Hope emerges in the Ebola virus epidemic as new treatment options start clinical trials in West Africa. The trials are being conducted by Doctors Without Borders (MSF) and will test three available treatments on current Ebola sufferers in Liberia and Guinea.
According to the World Health Organization (WHO), Ebola has killed over 5,000 people and infected over 14,000. The virus has a 50 to 80 percent mortality rate. Liberia is the most affected although it is experiencing reduced infection rates. Unfortunately, new hotspots emerge every day and make the disease difficult to monitor and control. President of Liberia, Ellen Johnson Sirleaf, recently lifted the state of emergency for the country’s “very survival” and is reaching out to the international community for support in defeating the epidemic.
Current trials involve the testing of two anti-viral drugs and one treatment using blood plasma from Ebola survivors. The drug trials include testing brincidofovir, which is produced in the U.S. by Chimerix, and favipiravir, manufactured by the Japanese firm Fujifilm. A third trial will test using blood plasma taken from those who survived infection as a means of introducing antibodies into infected patients. Unlike most treatment trials in epidemics, there will be no placebo groups.
Cooperation is the highlight of this effort as many international entities unite to start widespread clinical trials in West Africa and hopefully, develop effective treatment and a vaccine for the Ebola virus. The University of Oxford will lead one clinical trial in Liberia while the French National Institute of Health and Medicine Research and the Antwerp Institute of Tropical Medicine will lead the additional trials in Guinea. WHO and each country’s health authorities are also offering their assistance in these trials.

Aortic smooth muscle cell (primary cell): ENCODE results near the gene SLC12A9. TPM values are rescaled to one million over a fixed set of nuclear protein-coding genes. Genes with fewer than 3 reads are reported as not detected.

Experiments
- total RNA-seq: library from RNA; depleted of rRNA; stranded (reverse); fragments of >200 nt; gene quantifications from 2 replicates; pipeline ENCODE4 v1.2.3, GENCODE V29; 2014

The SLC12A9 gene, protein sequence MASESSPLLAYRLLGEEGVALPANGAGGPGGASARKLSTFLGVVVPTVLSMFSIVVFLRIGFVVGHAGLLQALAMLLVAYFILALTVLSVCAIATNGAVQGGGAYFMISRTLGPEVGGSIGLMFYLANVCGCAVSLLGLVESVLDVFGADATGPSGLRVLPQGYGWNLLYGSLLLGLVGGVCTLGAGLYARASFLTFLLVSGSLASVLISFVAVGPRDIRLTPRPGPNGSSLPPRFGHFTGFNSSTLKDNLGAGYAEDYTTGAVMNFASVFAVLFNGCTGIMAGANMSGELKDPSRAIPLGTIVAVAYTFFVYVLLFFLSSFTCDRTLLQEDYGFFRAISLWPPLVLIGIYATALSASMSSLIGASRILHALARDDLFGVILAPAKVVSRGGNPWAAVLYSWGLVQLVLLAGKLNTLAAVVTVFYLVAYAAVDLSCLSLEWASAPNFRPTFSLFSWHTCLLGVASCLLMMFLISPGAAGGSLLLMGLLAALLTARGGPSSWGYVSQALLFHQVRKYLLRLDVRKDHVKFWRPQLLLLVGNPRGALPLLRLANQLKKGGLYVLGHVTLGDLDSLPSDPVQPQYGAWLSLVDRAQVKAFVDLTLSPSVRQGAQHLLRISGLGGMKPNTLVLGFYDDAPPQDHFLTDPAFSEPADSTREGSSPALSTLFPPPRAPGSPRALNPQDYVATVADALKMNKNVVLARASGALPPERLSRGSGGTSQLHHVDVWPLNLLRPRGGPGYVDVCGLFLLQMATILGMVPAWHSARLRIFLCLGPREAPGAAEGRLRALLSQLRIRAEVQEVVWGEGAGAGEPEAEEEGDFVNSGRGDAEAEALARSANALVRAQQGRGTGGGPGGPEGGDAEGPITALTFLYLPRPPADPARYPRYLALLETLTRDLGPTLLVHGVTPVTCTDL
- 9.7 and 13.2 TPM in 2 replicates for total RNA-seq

The U.S. is also examining how to lend assistance in this crisis. The Senate Appropriations Committee is considering an aid request to help control Ebola. The request includes $4.64 billion to fight the epidemic in West Africa while also preparing a plan in case of an epidemic in the U.S. Part of the requested aid funds would help support the current trials in West Africa.
Plans to set up procedures and systems in surrounding countries to protect vulnerable populations and contain the spread are also being considered in this aid package. The U.S. military is currently building 17 treatment centers with one currently completed. Education efforts, including emphasis on hand washing and handling infected people, are also being endorsed as a means of containment.
The results of these trials are expected next year around February or March. Meanwhile, MSF encourages drug manufacturers to increase their production as avoiding a gap between success and mass treatment is essential to reducing or even eliminating the Ebola virus.
Dr. Annick Antierens, who coordinates MSF efforts in West Africa, celebrates optimism about effective Ebola virus treatments arising from clinical trials starting soon. There is, however, some caution too from Dr. Antierens, who said, “We need to keep in mind that there is no guarantee that these therapies will be the miracle cure. But we need to do all we can to try the products available today to increase the chances of finding an effective treatment.”
By: Jocelyn S. Mackie
Main Photo by Bryan Christensen – Flickr License
Feature Photo by Army Sgt. 1st Class Tyrone C. Marshall, Jr. – Flickr License